A monologue from the play by William ShakespeareANGELO: What’s this? what’s this? is this her fault or mine?
The tempter, or the tempted, who sins most?
Ha! Not she, nor doth she tempt; but it is I
That, lying by the violet in the sun,
Do as the carrion does, not as the flower,
Corrupt with virtuous season. Can it be
That modesty may more betray our sense
Than woman’s lightness? Having wasteground enough,
Shall we desire to raze the sanctuary
And pitch our evils there? O fie, fie, fie!
What dost thou? or what are thou, Angelo?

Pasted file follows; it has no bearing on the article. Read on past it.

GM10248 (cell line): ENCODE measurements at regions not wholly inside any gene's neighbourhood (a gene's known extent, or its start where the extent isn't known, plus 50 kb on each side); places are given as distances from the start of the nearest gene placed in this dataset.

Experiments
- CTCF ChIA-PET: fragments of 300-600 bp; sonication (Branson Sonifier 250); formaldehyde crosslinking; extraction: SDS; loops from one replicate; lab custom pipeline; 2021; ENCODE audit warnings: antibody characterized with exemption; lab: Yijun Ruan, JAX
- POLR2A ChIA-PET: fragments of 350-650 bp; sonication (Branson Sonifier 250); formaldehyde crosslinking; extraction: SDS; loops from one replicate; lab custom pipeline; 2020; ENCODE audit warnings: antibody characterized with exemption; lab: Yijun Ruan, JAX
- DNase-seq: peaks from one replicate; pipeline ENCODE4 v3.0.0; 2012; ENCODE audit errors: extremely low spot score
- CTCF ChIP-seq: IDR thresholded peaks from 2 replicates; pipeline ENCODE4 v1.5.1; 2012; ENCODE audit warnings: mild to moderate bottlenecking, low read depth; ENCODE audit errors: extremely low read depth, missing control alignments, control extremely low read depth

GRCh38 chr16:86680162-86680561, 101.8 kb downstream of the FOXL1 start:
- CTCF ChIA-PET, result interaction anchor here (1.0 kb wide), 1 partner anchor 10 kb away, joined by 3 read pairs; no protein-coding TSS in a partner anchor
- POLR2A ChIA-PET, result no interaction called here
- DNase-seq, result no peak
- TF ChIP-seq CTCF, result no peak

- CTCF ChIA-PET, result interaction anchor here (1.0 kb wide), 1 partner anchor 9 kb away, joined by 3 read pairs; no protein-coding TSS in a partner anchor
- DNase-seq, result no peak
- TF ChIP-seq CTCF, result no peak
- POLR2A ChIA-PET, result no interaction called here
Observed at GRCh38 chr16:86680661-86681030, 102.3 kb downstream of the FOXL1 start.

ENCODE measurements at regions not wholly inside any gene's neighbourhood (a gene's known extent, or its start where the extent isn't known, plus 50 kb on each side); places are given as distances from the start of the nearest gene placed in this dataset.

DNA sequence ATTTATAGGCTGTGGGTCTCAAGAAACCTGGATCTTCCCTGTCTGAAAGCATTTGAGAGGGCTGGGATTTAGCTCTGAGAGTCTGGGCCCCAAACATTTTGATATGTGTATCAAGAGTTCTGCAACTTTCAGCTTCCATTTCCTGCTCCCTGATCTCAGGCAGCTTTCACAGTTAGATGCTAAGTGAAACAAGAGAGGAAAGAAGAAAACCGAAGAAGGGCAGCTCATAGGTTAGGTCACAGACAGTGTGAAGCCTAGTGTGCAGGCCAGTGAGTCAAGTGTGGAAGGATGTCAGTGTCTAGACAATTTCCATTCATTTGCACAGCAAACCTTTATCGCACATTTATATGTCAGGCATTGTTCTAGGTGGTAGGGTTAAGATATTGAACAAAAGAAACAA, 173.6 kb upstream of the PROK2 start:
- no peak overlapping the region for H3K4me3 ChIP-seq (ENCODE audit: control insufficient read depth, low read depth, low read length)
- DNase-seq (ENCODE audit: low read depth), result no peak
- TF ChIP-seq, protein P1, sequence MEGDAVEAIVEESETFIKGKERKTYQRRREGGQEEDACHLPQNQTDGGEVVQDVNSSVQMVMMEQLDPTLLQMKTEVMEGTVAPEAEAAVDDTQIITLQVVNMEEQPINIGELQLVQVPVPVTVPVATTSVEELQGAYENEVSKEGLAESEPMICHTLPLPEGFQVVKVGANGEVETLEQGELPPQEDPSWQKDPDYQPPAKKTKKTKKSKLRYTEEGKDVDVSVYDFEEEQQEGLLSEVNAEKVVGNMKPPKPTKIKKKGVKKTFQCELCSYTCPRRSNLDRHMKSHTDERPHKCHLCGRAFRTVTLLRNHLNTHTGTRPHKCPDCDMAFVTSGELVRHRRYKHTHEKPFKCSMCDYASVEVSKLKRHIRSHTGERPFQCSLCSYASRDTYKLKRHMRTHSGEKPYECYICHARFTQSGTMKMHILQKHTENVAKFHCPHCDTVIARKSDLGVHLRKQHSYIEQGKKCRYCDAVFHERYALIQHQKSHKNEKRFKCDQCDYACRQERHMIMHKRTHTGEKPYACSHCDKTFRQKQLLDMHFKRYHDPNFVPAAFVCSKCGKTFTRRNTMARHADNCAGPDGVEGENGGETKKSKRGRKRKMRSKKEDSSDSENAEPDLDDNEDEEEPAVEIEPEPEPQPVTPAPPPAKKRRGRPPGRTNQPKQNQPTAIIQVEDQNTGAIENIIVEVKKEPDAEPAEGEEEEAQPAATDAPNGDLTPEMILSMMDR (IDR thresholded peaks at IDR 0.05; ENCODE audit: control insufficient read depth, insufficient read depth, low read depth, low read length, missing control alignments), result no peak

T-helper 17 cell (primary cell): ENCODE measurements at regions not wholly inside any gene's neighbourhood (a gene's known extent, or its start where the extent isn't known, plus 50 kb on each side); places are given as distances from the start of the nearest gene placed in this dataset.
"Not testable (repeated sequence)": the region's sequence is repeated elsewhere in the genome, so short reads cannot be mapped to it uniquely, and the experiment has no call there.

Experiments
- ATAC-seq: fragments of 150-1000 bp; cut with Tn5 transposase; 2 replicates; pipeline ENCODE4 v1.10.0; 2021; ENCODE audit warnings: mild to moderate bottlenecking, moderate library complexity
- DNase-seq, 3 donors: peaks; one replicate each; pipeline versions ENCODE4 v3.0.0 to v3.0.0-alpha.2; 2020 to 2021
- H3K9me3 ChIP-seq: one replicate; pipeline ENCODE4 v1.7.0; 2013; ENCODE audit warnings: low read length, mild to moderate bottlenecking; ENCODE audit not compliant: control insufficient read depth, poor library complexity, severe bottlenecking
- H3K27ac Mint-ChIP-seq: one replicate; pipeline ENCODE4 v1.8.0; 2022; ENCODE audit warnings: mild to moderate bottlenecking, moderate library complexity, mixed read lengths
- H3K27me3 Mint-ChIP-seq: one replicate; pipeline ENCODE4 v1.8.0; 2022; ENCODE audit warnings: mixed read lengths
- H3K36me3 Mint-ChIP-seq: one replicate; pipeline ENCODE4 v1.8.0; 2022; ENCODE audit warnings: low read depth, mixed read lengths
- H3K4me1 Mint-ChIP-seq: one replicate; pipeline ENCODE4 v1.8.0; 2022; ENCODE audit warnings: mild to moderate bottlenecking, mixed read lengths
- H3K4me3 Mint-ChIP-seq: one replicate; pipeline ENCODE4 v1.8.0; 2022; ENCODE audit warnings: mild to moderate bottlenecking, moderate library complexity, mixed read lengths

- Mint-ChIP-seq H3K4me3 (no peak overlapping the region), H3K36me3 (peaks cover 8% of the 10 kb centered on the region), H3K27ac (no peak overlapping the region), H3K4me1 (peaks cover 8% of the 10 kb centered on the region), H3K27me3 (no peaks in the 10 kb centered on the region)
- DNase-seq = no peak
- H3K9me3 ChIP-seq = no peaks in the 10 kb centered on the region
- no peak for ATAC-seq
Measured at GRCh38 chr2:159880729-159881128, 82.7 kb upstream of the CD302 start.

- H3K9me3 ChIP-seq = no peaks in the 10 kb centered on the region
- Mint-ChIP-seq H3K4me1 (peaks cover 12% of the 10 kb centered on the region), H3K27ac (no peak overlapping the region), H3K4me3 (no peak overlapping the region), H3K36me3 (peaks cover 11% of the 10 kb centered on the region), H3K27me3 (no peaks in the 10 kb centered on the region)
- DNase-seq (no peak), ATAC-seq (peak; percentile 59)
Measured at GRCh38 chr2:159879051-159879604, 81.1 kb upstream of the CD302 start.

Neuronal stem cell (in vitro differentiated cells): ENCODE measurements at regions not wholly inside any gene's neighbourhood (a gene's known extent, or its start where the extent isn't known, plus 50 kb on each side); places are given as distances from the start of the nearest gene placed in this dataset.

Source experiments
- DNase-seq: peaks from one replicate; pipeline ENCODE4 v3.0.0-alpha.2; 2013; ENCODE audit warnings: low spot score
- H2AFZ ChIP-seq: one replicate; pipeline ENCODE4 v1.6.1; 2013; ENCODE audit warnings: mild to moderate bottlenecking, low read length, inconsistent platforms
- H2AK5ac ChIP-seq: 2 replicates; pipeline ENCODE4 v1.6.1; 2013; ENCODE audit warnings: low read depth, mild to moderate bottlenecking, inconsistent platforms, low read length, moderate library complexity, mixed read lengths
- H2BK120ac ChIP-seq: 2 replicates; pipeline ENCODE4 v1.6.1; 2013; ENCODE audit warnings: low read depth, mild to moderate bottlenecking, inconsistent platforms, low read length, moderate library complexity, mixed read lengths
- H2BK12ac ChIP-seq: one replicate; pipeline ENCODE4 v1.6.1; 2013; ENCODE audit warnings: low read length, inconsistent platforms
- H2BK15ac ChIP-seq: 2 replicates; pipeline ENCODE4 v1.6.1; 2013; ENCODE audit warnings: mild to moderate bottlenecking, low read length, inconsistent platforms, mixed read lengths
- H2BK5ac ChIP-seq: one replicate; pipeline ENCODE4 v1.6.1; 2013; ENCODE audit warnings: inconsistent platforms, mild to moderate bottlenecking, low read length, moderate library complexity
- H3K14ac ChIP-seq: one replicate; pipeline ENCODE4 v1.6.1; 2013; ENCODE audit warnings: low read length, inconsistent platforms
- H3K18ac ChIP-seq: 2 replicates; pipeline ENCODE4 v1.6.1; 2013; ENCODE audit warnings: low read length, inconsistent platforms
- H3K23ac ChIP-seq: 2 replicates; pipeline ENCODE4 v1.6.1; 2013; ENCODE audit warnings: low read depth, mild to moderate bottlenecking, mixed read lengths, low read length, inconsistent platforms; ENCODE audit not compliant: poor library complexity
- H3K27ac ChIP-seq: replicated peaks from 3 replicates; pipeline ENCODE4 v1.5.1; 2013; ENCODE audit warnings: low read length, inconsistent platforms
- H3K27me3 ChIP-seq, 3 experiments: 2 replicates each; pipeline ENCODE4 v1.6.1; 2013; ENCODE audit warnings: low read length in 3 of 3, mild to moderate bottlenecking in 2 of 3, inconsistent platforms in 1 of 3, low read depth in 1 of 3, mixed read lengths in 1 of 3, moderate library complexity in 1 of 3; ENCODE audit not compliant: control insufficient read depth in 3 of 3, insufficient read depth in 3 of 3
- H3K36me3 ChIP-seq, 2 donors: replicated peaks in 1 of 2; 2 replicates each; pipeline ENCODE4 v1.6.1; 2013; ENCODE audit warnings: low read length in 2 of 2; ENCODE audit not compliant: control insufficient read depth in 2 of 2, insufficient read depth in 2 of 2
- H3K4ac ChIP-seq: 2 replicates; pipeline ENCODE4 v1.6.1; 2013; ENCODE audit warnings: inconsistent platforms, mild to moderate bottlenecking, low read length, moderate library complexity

Dost thou desire her foully for those things
That make her good? O, let her brother live:
Thieves for their robbery have authority
When judges steal themselves.
What, do I love her,
That I desire to hear her speak again,
And feast upon her eyes? what is’t I dream on?
O cunning enemy that, to catch a saint,
With saints dost bait thy hook: most dangerous
Is that temptation that doth goad us on
To sin in loving virtue. Never could the strumpet
With all her double vigor, art and nature,
Once stir my temper; but this virtuous maid
Subdues me quite. Ever till now,
When men were fond, I smiled and wondered how.